For those somehow fortunate enough to have missed it, the context for this rant is this flowchart
, on Jezebel, that purports to be a critique of the stereotypes female characters fall into when they are not written strongly. But when you look at the chart, and see characters like Zoe from Firefly, Ripley from Alien, Sailor Moon coded as only the adorable clutz, Nyoto Uhura
coded as "Useless Girl", among others, including putting on two real life women (minority women, of course) as examples of fictional tropes, it's hard to consider it a valid critique of stereotypes. It reads more like a straightforward bashing of all female characters because they don't meet an invisible, unstated standard of what it means to be strong.
There are people out there who are already doing a fantastic job of picking apart all the ways this fails on gender and race issues. Here are a couple good links
to get you started.
What I'm going to talk about for a bit here, is that weasel-word, strong. Because when it comes to bashing female characters in media, it seems to be the best excuse ever for saying you don't like any female characters. They're not strong enough. Never mind that a lot of fandom's favorite male characters are written with the exact same levels of "strength" or depth.
When I talk about a strong female character, I mean a character with goals and interests which are not just about the male characters' goals. And I mean a character with agency, who acts in some way for herself and her stated goals in the process.
So Zoe, who fought in the war against Unification because she believed it was wrong, who is loyal, but questioning, towards Mal, who loves her husband, but still lives her own life, who will go on after losses, she's a strong character.
Tuskino Usagi, the clumsy crybaby who hates fighting and isn't good at school, but who still gets up every day, who still fights to save others, the girl who is the protagonist for her series and who saves the universe with the power of love
, unironically, is a strong character. As are all of her teammates and friends. The weakest character, development-wise, is her boyfriend, Mamoru.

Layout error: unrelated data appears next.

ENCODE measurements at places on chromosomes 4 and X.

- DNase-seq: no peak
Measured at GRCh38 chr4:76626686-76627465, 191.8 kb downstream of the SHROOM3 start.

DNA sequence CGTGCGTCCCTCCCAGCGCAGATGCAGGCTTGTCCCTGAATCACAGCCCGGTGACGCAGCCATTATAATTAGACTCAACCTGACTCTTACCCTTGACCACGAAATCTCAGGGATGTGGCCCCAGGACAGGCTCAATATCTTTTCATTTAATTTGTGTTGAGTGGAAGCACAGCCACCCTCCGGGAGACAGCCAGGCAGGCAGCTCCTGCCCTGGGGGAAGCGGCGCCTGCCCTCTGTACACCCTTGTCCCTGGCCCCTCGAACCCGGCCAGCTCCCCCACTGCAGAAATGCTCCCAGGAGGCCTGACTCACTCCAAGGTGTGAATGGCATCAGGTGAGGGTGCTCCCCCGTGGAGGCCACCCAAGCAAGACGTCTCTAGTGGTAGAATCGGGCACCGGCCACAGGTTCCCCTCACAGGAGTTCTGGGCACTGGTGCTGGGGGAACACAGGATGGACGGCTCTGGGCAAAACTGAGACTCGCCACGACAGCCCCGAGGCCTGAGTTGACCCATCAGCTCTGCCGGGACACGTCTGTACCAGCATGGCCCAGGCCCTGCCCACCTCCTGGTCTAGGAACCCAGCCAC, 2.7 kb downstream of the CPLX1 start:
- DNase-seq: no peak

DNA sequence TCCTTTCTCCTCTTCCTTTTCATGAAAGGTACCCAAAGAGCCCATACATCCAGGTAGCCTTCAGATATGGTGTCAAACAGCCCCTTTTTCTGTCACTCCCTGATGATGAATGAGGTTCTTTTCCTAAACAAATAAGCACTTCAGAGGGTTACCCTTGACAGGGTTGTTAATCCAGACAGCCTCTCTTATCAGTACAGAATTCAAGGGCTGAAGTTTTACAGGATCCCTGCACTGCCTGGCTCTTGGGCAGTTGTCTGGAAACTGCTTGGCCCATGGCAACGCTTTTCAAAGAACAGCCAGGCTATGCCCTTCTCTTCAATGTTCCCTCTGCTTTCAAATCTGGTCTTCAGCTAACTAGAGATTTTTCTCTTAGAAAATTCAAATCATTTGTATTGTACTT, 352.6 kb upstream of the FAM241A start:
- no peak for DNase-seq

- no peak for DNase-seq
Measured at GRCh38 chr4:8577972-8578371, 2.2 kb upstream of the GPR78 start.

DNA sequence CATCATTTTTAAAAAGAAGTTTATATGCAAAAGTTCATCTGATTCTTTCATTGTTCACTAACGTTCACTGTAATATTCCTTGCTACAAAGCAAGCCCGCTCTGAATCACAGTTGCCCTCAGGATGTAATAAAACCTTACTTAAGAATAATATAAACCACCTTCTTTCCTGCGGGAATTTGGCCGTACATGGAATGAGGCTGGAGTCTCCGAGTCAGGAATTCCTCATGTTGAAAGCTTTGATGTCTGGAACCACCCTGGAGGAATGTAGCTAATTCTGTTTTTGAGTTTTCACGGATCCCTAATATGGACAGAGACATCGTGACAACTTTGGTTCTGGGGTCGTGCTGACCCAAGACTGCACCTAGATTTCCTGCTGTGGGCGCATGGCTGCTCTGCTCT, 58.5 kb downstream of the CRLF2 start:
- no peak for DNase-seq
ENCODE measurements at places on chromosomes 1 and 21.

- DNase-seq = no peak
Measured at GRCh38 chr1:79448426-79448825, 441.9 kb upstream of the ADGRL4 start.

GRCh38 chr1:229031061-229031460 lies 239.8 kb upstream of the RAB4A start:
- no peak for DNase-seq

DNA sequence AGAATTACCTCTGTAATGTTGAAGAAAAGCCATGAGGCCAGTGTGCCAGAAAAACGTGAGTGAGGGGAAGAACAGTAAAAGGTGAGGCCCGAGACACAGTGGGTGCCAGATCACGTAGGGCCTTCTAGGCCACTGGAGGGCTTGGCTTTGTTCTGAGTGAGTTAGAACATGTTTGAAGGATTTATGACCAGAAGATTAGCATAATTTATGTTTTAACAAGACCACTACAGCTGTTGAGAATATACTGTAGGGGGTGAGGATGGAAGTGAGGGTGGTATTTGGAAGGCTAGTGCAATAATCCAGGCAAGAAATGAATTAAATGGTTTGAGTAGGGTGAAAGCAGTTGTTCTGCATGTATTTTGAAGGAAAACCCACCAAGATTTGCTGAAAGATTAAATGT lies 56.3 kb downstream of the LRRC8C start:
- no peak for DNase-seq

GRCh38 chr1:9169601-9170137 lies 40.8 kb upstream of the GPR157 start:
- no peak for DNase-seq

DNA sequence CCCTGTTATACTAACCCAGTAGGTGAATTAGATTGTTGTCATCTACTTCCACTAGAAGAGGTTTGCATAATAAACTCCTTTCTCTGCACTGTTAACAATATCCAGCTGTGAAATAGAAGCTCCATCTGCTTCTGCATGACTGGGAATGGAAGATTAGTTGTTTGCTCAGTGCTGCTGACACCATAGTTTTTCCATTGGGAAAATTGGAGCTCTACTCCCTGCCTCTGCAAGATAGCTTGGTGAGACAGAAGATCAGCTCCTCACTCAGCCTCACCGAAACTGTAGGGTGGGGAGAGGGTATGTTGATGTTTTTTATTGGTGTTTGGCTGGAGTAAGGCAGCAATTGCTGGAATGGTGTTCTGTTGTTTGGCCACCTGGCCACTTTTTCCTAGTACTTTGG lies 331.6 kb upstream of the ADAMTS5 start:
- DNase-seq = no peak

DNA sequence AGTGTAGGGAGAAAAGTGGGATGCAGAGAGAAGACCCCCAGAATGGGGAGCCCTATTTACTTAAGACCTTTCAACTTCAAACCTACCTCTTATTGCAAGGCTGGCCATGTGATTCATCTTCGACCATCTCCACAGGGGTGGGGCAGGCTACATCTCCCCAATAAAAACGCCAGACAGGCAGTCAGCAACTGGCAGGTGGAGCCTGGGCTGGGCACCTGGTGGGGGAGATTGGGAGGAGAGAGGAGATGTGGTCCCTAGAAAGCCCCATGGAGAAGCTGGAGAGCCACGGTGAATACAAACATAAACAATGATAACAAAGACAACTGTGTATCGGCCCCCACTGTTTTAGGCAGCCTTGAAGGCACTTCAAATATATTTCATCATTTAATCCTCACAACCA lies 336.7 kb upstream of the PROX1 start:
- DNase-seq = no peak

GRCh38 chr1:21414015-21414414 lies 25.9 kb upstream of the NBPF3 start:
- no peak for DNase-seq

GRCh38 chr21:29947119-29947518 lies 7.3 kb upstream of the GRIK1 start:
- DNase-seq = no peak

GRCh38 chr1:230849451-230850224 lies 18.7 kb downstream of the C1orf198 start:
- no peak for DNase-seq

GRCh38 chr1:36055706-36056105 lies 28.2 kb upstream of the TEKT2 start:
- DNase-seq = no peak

Kathryn Janeway, the scientist turned Captain, who stands off against the Kazon and the Borg through the power of coffee, the pool shark who turns around and embroiders a blanket for the newborn Naomi Wildman, the warm compassionate woman who suffered from bouts of depression and guilt, who made some brilliant decisions, and some bone-headed mistakes, she's a strong character. Not always the most consistently written one, but still strong and engaging.
B'Elanna Torres, the woman struggling to accept all of who she was, the brilliant engineer with some raging insecurity issues, who learned how to lead on the fly, but apparently does an excellent job of it, who gradually learns how to trust others and accept herself, she's a strong character.
Nyoto Uhura, the character who could have been so much more had the networks and producers allowed it, still sat there every day doing her job competently. She had interests in music and art, pursued her career, and in the books and later movies got more and more of a chance to shine. In the new movie, it's overshadowed by the other, action-oriented, crowning moments of awesome, but she pulls off some fantastic bits of translation on the go with no problems. Anyone who's ever tried to learn more than one language can tell you how hard that can be, and she does it with grace.
Marguerite Krux, from The Lost World, a woman who doesn't know anything about where she came from, who wants so much to know who she is. Who doesn't hesitate to lie or seduce someone to achieve her goals, who spends most of the first two seasons of the show getting used to the idea that people might help her with no hidden agenda. Who is a hero, even when she keeps it secret. She's a strong character, even as a character they added in just to make it not be all a bunch of guys.
Joan Girardi, from Joan of Arcadia, who has enough going on in her life without adding "talks to God" to her resume. She's occasionally thoughtless and self-obsessed, she'd far prefer to just be a normal popular girl, but she grows so much, and she keeps trying when it's hard. She's a strong character.
And there's dozens more I could be listing, like Kate, Ziva, and Abby from NCIS, Susan Ivonova and Delenn from Babylon 5, 95% of the female characters in Harry Potter that get more than one line, Kaylee, Inara, and River from Firefly, Buffy, Willow, Tara, Dawn, Anya and Joyce from Buffy, and so on and so forth down the line.
So you know what, makers of that flowchart?
Fuck you, she's awesome. They all are.